When receiving the "wazari" score for the second time in one match, the referee announces that the judoist is the winner pronouncing "wazari avast ippon" command.

 «Yuko» is given for performing the following techniques:

  • after taking control of his rival, the attacking judoist throws the enemy on his side;
  • the attacking judoist holds up his opponent who cannot escape from the holding position for 15 seconds and more but less than for 20 seconds.

 «Koka» is given for carrying out the following techniques:

  • the attacking judoist, taking control over his opponent, throws the rival on one shoulder, thigh (thighs) or buttocks;
  • the attacking judoist holds his opponent who cannot escape from the holding position for 10 seconds or more but less than for 15 seconds.

Apart from receiving scores, the participants may be punished for the violation of the requirements of the Rules for competitions.

Judo Mats

Judo fights are held on special mats which consist of separate pieces of 1 m x 1 m x 4 cm or 2 m x 1 m x 4 cm that is made of polymeric materials. Judo mats include two zones having different colors. In the center of the judo mats, there is a square having a minimum size of 8 m by 8 m and the maximum size of 10 m by 10 m, which is called the contest area that consists of mats of the same color. The outer part of the judo mats is called a security area and it consists of mats of different colors and has the size of 3 meters around the perimeter. In the central part of the contest area, at a distance of 4 m from each other, there are white and blue stripes, about 10 cm wide and about 50 cm long. They indicate the places of the participants before the beginning of the fight and after it ends.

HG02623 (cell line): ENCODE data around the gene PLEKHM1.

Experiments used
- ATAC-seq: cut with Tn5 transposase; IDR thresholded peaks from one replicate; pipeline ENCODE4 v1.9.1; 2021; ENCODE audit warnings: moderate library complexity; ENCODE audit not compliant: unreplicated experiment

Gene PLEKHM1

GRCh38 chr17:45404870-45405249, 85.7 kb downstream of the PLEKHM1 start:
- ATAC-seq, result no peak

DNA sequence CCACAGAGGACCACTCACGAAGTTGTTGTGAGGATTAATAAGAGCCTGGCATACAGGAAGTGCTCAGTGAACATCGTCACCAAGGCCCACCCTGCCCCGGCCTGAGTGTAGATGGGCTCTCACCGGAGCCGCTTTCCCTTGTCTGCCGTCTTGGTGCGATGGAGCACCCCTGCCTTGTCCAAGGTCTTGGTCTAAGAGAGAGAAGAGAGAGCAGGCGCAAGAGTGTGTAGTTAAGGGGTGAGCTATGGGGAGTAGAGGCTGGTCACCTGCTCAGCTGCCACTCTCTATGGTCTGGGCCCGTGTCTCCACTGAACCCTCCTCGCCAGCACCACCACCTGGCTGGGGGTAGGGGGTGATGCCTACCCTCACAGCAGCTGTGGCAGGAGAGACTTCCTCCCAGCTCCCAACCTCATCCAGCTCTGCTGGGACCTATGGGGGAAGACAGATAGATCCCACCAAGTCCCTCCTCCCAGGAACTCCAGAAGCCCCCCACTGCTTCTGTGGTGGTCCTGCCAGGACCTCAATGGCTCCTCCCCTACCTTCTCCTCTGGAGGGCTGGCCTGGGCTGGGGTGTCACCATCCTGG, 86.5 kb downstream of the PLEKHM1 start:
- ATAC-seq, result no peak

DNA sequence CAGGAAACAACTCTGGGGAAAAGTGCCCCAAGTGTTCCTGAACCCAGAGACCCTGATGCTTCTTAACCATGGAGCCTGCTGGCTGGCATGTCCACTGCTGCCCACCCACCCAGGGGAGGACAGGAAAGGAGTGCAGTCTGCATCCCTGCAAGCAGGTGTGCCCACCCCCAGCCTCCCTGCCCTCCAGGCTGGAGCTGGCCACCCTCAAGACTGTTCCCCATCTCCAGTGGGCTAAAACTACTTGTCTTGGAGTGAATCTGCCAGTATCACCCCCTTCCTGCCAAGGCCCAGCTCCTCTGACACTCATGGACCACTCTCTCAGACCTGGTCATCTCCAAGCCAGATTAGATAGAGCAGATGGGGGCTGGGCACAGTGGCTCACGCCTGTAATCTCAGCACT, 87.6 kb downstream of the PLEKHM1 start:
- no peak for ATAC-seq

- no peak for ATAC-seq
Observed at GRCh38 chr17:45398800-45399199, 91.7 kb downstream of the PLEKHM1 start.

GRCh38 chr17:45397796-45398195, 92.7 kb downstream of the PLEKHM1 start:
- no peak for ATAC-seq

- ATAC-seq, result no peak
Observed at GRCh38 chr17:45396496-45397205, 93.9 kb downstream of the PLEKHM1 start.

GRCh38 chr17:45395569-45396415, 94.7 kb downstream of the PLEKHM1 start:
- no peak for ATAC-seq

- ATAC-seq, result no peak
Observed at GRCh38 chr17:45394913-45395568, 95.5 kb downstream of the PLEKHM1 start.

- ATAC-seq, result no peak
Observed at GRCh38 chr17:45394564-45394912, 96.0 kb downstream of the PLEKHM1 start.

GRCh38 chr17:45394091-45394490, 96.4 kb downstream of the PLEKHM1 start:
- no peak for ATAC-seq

Judo Equipment

The uniform for judo is called judogi and it consists of three parts including a jacket, pants, and a belt. Usually, judogi is made of cotton and it should be blue for the judiost who is invited first, and it should be white for his opponent.

The jacket should have such length that can cover the hips and reach the wrists when they are placed along the body. The jacket should be wide enough to cover the right part with the left one by no less than 20 cm at the level of the lower part of the chest. Jacket sleeves should be down to the wrist and should spread minimum to a point located 5 cm above the wrist. There should be 10-15 cm space between the sleeve and the jacket throughout the length of the whole sleeve. Pants should be long enough to cover legs as much as possible, to the ankle, or at least to the point located 5 cm above it. Between the leg and pants, there should be a space of 10-15 cm along the entire length of the leg. A 4-5 cm wide belt should be wrapped twice over the jacket and tied at the waist level with a flat knot. The belt should be long enough to include the ends of 20-30 cm. If the uniform of the participant does not meet the requirements of the Rules, the managing referee or the moderator may require the participant to change the costume.

Refereeing

The refereeing of the fight is carried out by a board of referees:

  • The referee. The duties of the referee include managing the fight, as well as the expression of his attitude to the actions of its participants. The referee makes a general decision on behalf of the whole board.
  • Side referees. Aside referee must express his opinion if it is different from the decision of the main referee when announcing the scores based on assessing the techniques performed by the participants or imposing the punishment using the appropriate official gestures. Side referees must sit in opposite corners outside the contest area.

Judo Competitions

  • Olympic Games.
  • World Championship.
  • Judo World Masters.
  • «Grand Slam».
  • «Grand Prix».
  • Continental championship.
  • Continental Open.